Paul Newman had a line in the movie “Cool Hand Luke.” In a standoff with the police, he yells out, “what we have here is a failure to communicate.” There are times when I wonder if in our day and age, “what we have here is a failure to communicate civilly.”
Years ago I heard a piece of advice about things we say, “All the words we say should have three characteristics: they are true, necessary and helpful.” I suspect it is the last two characteristics that most challenge us. For example, when we have a lot of energy about a topic, it may well seem necessary for us to say what is on our mind – but that does not mean, at the moment, it is really necessary for anyone other than us. The same thing goes for being helpful. Will the words we say to be helpful to the person receiving them or to the situation at hand? True, necessary, and helpful. Good guides to conversations private and public.
You might be asking what brought this all to my mind? This week I received an email from a friend of mine who was on his way back to Nashville, TN when he stopped in an old country diner in Jackson. He liked the placard on the wall near his table.
The Four-Way Test of the things we think, say, or do:
1. Is it the truth?
2. is it fair to all concerned?
3. Will it build goodwill and better friendships?
4. Will be beneficial to all concerned?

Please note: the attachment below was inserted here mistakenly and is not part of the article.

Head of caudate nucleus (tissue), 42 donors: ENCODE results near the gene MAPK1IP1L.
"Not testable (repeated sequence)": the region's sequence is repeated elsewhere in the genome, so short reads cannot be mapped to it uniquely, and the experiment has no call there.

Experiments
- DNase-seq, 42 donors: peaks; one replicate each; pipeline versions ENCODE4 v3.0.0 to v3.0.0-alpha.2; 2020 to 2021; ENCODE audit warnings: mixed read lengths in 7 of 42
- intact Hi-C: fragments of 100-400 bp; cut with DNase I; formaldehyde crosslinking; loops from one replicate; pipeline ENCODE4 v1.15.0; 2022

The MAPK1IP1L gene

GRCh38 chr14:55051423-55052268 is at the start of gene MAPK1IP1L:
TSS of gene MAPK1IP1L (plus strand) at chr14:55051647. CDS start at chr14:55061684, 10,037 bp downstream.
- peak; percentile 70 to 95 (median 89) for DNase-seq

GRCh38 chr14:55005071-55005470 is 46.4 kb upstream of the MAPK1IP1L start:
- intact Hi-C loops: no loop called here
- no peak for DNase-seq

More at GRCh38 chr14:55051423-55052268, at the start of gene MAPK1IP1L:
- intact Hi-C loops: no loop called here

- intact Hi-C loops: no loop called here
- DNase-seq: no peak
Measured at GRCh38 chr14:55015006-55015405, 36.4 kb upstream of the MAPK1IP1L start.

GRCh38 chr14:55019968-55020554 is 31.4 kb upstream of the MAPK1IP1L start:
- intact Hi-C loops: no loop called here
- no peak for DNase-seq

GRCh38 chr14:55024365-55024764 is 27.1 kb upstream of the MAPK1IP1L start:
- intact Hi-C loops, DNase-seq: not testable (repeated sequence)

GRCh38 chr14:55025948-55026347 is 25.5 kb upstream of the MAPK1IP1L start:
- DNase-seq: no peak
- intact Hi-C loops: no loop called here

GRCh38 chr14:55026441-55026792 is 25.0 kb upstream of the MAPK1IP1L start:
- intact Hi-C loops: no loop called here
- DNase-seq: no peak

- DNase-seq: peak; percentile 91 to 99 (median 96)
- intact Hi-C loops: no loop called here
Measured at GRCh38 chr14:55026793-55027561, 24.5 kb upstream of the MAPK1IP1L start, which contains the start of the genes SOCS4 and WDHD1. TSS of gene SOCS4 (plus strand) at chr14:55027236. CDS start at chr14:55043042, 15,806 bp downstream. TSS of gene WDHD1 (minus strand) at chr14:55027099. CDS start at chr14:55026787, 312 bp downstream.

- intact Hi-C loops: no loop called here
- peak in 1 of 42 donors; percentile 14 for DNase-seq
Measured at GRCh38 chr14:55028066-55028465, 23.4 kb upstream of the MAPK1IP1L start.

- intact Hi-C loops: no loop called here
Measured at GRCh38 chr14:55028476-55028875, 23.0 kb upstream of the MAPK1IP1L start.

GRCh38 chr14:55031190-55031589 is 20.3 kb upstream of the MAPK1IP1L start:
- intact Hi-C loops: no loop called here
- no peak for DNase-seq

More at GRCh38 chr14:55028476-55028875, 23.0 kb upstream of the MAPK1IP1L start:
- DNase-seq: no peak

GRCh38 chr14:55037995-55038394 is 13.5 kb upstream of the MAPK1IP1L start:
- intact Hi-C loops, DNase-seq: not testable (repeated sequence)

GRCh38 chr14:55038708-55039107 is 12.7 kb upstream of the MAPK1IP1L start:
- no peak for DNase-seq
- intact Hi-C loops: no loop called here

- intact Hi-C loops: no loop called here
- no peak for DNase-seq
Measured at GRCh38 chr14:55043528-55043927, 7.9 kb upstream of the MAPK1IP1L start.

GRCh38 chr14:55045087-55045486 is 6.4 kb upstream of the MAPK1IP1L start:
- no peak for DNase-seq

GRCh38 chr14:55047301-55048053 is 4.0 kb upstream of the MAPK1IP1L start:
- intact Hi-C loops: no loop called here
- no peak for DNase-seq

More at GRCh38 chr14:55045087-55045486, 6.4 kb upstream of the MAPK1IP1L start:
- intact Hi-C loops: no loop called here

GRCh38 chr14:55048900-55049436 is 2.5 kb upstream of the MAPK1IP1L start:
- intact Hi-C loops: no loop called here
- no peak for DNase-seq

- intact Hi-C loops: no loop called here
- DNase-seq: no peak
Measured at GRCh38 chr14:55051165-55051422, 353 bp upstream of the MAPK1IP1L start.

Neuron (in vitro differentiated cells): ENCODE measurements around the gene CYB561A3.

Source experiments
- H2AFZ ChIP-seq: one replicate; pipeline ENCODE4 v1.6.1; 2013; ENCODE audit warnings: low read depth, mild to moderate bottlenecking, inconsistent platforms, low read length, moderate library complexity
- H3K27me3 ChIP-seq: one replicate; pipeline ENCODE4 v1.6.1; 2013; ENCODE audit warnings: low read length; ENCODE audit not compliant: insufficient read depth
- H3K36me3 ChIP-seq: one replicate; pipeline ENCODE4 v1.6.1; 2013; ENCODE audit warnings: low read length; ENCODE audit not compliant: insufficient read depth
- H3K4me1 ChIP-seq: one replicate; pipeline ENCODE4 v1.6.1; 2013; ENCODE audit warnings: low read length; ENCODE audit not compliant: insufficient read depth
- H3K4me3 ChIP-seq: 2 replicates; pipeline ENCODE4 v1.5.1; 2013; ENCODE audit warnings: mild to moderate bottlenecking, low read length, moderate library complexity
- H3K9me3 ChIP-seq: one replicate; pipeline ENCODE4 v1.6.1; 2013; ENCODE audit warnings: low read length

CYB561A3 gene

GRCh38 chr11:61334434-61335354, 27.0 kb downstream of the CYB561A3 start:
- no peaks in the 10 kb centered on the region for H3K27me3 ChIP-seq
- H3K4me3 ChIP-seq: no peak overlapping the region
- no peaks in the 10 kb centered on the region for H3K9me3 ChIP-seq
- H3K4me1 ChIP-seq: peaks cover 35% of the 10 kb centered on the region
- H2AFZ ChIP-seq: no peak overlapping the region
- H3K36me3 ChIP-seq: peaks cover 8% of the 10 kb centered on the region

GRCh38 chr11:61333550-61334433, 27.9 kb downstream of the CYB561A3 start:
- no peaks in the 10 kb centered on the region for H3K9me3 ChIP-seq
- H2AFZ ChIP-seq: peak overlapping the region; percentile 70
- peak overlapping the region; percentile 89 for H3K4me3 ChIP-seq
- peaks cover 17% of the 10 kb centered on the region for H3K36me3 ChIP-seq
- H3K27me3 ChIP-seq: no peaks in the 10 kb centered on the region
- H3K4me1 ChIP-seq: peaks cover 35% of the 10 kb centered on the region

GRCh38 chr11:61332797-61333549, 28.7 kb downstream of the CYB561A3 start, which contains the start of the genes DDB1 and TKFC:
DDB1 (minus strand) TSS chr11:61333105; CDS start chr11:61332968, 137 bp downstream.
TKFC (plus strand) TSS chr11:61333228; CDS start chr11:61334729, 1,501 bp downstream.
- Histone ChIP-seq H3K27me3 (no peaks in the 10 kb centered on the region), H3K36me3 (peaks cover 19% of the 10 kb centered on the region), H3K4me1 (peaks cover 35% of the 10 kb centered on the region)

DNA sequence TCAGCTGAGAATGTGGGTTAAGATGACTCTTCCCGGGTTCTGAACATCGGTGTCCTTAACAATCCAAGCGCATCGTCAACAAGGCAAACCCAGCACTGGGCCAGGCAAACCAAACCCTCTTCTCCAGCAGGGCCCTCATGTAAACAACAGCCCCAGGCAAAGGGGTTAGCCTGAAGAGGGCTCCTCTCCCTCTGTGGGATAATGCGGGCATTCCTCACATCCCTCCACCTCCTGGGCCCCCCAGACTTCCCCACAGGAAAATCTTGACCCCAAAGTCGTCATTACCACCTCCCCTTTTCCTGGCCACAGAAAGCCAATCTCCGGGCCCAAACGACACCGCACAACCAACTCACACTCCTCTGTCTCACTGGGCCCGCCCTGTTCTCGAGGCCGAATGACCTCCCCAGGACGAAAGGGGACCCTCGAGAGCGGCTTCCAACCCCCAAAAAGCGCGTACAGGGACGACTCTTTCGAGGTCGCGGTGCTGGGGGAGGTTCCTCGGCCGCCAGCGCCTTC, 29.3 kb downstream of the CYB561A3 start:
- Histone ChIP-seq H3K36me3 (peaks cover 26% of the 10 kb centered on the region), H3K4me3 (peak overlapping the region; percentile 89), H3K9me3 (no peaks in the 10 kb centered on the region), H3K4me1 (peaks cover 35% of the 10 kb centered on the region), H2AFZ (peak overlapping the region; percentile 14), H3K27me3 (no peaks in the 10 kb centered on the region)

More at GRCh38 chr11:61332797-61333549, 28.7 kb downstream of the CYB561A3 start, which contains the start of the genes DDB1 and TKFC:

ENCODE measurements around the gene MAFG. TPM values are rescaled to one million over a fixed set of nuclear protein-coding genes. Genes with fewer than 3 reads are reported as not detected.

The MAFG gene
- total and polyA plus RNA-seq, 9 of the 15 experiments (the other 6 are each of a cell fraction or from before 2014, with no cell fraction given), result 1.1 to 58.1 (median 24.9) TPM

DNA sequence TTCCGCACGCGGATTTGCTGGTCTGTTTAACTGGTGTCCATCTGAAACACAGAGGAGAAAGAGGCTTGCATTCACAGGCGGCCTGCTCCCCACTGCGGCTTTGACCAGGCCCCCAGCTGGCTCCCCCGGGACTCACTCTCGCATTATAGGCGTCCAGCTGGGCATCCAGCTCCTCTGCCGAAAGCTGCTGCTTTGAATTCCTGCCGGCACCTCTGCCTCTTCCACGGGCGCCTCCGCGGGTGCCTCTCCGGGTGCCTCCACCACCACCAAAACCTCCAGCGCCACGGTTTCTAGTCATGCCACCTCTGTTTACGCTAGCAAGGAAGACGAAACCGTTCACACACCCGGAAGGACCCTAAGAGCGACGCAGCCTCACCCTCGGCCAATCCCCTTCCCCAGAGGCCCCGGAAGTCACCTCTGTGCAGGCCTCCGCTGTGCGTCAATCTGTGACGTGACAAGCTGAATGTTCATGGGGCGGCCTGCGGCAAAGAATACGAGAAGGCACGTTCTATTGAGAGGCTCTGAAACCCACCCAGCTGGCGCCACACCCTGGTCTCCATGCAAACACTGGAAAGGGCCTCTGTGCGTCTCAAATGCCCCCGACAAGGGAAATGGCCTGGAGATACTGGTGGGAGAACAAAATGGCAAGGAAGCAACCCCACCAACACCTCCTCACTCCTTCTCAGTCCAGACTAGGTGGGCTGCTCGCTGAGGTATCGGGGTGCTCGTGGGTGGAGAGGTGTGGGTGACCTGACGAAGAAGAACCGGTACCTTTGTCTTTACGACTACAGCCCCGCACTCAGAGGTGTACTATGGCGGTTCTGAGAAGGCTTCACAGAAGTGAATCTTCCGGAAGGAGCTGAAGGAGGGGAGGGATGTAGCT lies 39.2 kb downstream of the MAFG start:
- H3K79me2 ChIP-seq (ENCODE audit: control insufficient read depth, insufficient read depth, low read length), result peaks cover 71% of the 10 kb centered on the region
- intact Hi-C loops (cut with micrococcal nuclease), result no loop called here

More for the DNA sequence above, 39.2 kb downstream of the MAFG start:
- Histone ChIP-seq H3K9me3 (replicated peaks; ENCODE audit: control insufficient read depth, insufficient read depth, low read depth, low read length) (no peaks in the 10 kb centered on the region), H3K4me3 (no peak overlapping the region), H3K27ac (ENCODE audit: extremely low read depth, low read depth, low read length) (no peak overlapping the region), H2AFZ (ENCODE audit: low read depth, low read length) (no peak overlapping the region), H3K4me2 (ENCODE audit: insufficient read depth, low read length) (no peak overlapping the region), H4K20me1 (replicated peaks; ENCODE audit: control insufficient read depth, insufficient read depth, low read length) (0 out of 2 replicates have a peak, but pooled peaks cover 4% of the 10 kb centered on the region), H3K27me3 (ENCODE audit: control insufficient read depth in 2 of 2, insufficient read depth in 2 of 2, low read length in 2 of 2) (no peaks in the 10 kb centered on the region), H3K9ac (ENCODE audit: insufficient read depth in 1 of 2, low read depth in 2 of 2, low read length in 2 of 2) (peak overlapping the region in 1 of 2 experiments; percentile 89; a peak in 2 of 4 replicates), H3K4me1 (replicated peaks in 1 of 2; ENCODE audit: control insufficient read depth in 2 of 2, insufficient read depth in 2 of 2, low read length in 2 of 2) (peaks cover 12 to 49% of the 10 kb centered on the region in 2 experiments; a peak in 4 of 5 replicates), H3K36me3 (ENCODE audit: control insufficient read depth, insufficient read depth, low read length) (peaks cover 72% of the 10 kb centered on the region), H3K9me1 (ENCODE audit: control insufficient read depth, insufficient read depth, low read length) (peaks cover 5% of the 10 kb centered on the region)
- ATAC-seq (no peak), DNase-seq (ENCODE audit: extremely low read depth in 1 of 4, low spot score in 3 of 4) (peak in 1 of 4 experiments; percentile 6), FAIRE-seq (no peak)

My friend, a Franciscan priest, is increasingly concerned about the increasing lack of civility in dialogs public and private – especially when the participants have professed Christians who are called to model Christ in all things.
As people, we will always struggle with the truth and fairness of the things we think, say or do. Even if we agree with someone about the “facts” at hand, we operate our of a set of values that shape our vision of the world. The place where discussions, disagreements, and arguments can be found is generally rooted in the communication and miscommunication of values.
Communication with disagreement can even be helpful. In fact, being challenged by another view or a differing value can become a pathway to new personal and communal growth, a pathway to something better. Disagreement with miscommunication is likely the gateway to a discourse that is increasingly uncivil. And that threatens goodwill, friendships, and the benefit that can be received by all.
Pope Benedict XVI recently wrote: “The proclamation of the Gospel requires a communication which is at once respectful and sensitive, which stimulates the heart and moves the conscience; one which reflects the example of the risen Jesus when he joined the disciples on the way to Emmaus (cf. Lk 24:13-35). By his approach to them, his dialogue with them, his way of gently drawing forth what was in their heart, they were led gradually to an understanding of the mystery…In the final analysis, the truth of Christ is the full and authentic response to that human desire for relationship, communication, and meaning.”
The challenge is that, like Christ, we are called to speak that truth in a way that is necessary, helpful, in goodwill, and builds right relationships – and reflects the values of Christ.
This article is everything in my heart and more. Communicating with respect and dignity is what Cary and I work so hard to teach, model, and develop in all areas of our practice. Thank you Father George from Sacred Heart Church in Downtown Tampa for writing this piece.